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gerated caricature preserves some traits of the M.C.'s, his illustrious predecessors; and perhaps some such bold handling as Dickens's could best render the personal effect of a beau of the period. He "was a charming young man of not more than fifty, dressed in a very bright-blue coat with resplendent buttons, black trousers, and the thinnest possible pair of highly polished boots. A gold eyeglass was suspended from his neck by a short, broad black ribbon, a gold snuff-box was lightly clasped in his left hand . . . and he carried a pliant ebony cane with a heavy gold top. His linen was of the very whitest, finest and stiffest; his wig of the glossiest, blackest and curliest. . . . His features were contracted into a perpetual smile. 'Welcome to Ba-ath, sir. This is indeed an acquisition. Most welcome to Ba-ath. Never been in Ba-ath, Mr. Pickwick? . . . Never in Ba-ath! He! he! Mr. Pickwick, you are a wag. Not bad, not bad. Good, good. He! he! he! Re-markable!'"
This might have happened, but it does not seem as if it had happened, and one sighs amid the horse-play for "the touch of a vanished hand," like Jane Austen's, to give delicacy and precision to the picture. The Pickwick Club first put up at the White Hart, just opposite the Pump Room, but it was while living in "the upper portion of the Royal Crescent," that Mr. Winkle had his amusing adventure with Mrs. Dowler, whose husband had fallen asleep after promising to sit up for her return from a ball. The elderly reader will probably remember better than the younger how Mr. Winkle went down-stairs in his bed-gown and slippers to let the lady in, and then had the door blown to behind him, and was obliged to plunge into her sedan-chair to hide himself from the mockeries of a party coming into the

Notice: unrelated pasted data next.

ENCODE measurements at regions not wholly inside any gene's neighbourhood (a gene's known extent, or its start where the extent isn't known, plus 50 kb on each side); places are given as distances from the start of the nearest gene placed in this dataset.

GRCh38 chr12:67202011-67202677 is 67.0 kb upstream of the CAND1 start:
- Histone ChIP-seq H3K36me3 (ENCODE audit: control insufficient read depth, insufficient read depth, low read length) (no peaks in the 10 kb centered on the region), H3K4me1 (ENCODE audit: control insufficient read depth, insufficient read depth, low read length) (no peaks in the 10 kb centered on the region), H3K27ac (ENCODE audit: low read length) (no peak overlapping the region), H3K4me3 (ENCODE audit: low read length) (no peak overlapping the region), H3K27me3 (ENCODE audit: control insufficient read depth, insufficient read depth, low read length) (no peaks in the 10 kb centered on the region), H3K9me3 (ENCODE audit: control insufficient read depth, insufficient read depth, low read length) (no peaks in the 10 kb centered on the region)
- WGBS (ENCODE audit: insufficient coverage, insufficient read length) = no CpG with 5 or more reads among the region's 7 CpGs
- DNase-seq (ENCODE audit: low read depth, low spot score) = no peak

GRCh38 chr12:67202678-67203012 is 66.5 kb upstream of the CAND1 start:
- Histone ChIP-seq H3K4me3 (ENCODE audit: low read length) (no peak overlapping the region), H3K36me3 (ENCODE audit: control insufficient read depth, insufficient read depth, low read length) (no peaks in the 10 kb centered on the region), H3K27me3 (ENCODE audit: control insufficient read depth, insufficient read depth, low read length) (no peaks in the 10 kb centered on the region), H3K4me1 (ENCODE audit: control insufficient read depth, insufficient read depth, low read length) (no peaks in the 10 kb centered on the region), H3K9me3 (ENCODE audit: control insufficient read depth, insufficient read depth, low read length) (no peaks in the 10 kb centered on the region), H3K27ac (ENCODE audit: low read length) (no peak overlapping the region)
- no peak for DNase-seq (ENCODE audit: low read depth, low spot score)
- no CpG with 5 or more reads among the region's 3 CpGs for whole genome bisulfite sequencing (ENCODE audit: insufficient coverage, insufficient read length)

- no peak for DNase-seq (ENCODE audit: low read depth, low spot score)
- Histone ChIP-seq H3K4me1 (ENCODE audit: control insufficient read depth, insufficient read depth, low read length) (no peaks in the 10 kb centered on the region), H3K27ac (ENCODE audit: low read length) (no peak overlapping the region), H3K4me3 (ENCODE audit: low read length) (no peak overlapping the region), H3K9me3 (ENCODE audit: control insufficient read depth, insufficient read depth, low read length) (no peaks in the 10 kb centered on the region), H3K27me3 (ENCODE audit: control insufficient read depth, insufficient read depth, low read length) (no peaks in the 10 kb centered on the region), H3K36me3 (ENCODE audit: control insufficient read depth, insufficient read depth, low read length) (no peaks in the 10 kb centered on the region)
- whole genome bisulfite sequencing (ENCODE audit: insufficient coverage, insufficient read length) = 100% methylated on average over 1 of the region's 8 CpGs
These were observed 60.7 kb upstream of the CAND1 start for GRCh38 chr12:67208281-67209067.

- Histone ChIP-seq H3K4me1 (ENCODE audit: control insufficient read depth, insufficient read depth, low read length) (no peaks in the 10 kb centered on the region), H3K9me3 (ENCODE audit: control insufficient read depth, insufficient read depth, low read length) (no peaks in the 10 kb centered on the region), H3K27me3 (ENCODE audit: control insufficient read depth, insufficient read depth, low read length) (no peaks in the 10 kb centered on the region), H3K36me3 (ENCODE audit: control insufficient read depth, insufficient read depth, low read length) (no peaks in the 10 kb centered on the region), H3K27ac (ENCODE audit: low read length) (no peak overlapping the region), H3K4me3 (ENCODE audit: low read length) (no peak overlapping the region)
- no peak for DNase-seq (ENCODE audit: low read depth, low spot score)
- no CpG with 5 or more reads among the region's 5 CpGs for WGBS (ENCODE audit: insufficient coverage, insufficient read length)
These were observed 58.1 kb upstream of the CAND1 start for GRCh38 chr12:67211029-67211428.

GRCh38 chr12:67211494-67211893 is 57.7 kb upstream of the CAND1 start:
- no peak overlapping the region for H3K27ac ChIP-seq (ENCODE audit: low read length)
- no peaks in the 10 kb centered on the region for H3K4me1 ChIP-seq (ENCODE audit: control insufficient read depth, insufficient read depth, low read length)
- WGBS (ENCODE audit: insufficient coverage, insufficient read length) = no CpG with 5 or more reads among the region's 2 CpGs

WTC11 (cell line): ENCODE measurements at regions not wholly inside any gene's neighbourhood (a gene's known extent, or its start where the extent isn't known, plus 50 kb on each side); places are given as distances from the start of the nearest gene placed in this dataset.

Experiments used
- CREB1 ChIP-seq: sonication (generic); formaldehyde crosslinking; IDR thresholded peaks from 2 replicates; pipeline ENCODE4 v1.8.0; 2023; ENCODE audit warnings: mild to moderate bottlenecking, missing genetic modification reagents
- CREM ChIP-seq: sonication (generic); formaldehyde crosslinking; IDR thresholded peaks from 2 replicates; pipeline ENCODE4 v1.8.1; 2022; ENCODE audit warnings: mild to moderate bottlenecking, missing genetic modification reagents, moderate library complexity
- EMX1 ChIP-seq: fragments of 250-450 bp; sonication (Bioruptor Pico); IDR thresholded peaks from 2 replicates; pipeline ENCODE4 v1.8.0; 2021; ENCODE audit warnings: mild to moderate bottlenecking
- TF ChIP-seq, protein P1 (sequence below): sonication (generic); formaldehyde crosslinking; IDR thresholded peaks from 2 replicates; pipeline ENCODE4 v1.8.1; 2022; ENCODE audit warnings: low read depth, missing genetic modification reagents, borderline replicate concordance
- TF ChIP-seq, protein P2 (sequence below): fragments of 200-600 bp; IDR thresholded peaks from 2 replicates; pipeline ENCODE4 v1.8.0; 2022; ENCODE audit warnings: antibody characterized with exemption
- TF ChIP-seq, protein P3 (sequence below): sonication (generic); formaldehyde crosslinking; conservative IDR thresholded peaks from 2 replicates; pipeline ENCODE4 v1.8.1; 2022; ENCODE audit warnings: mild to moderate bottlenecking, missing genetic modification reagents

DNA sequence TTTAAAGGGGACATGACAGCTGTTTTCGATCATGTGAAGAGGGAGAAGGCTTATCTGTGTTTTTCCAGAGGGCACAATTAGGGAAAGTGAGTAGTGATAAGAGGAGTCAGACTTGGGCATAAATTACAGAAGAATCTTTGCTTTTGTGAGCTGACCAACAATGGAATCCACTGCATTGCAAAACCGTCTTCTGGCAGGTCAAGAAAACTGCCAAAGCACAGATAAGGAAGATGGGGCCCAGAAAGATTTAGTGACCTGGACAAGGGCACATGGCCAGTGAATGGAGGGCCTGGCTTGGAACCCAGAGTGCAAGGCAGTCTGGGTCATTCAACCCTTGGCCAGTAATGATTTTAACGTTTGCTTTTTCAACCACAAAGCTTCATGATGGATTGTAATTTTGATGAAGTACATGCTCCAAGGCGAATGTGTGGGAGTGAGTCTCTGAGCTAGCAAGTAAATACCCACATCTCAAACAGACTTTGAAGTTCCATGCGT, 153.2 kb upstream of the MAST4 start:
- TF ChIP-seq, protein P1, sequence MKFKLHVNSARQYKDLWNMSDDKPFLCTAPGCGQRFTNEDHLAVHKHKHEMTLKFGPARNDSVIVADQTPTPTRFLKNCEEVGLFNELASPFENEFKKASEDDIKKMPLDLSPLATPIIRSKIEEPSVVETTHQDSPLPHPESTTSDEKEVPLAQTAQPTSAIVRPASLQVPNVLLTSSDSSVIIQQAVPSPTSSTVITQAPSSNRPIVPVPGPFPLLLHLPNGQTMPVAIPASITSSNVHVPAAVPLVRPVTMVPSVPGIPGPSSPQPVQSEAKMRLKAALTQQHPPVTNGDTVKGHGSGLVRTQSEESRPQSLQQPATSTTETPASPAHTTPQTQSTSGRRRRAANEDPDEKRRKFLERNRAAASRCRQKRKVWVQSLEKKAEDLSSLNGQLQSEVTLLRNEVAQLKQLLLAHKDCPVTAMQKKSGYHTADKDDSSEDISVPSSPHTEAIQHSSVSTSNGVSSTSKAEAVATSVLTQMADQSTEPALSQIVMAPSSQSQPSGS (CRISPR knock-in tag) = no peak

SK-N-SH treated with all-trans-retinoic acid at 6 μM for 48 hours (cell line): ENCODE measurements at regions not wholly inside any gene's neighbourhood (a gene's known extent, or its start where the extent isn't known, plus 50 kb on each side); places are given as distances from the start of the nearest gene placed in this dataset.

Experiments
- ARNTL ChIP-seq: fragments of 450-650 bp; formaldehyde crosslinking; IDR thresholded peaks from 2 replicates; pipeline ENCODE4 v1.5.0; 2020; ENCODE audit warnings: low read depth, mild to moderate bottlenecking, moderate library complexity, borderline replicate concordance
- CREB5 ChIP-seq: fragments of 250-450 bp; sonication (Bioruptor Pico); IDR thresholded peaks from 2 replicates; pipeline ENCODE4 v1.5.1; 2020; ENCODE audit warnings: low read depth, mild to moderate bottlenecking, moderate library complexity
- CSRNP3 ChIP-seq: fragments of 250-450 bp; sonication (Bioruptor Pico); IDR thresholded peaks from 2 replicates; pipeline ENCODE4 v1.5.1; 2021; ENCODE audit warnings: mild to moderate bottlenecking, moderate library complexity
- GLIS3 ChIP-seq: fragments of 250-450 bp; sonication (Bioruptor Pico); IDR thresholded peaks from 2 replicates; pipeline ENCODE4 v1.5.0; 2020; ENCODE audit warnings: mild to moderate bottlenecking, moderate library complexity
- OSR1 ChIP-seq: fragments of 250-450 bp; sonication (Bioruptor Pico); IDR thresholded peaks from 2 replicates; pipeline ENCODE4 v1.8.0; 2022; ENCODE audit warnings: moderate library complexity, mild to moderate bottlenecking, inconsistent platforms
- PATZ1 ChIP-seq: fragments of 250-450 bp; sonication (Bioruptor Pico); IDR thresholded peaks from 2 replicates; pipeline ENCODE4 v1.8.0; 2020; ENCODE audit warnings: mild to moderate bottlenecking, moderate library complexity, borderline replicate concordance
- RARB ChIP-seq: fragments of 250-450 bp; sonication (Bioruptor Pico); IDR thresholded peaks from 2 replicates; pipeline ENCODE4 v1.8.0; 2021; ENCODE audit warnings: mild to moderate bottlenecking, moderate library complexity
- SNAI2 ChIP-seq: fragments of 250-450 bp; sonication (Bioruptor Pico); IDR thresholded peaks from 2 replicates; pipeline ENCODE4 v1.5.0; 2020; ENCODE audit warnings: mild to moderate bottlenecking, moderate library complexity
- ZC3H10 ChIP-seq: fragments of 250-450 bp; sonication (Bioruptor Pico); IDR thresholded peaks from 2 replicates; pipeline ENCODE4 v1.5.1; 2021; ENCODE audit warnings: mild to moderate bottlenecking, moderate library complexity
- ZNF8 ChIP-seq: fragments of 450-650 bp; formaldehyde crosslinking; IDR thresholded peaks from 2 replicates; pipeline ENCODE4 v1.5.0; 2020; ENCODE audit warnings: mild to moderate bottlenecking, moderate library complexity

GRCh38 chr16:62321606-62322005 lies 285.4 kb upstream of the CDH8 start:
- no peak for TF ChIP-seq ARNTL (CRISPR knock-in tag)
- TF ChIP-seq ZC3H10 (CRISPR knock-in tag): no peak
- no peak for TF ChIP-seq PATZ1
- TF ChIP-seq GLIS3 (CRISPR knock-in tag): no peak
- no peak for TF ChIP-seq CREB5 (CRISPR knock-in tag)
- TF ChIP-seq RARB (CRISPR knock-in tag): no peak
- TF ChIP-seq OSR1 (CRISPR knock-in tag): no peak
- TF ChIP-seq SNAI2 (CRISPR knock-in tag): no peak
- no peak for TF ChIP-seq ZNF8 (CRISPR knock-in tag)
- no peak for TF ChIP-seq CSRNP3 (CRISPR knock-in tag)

Crescent; how he fled to escape her infuriated husband, and in Bristol found Mr. Dowler, who had also fled from Bath to escape Mr. Winkle and the consequences of his own violent threats. It was at the house of the Master of Ceremonies in Queen's Square that “a select company of Bath footmen" entertained Sam Weller at a "friendly swarry consisting of a boiled leg of mutton and the usual trimmings," but I am unable to give the number where Sam's note of invitation instructed him to ring at the "airy bell."
In fact, on going back to the Bath episode of the Pickwick Papers, one finds so much make-believe required of him that the remembrance of one's earlier delight in it is a burden and a hindrance rather than a help. You could get on better with it if you were reading it for the first time, and even then it would not seem very like what one probably saw. You would be sensible of the elemental facts, but in the picture they are all jarred out of semblance to life. The effect is quite that of a Cruikshank illustration, abounding in impossible grotesqueness, yet related here and there to reality by an action, an expression, a figure. It is screaming farce, or it is shrieking melodrama; the mirror is held up to nature, but nature makes a face in it. Nevertheless, on an earlier visit to England, I had once seen a water-side character getting into a Thames steamboat who seemed to me exactly like a character of Dickens; and in Bath I used often to meet a little, queer block of a man, whose nationality I could not make out, but every inch of whose five feet was full of the suggestion of Dickens. His face, topped by a frowzy cap, was twisted in a sort of fixed grin, and his eyes looked different ways, perhaps to prevent any attempt of mine to escape him. He carried at his side a small
wicker-box which he kept his hand on; and as he drew near and halted, I heard a series of plaintive squeaks coming from it. "Make you perform the guinea-pig?” he always asked, and before I could answer, he dragged a remonstrating guinea-pig from its warm shelter, and stretched it on the cage, holding it down with both hands. "Johnny die queek!" he commanded, and lifted his hands for the instant in which Johnny was motionlessly gathering his forces for resuscitation. Then he called exultantly, "Bobby's coming!" and before the police were upon him, Johnny was hustled back into his cosy box, woefully murmuring of his hardship to its comfort; and the queer little man smiled his triumph in every direction. The sight of this brief drama always cost me a penny; perhaps I could have had it for less; but I did not think a penny was too much.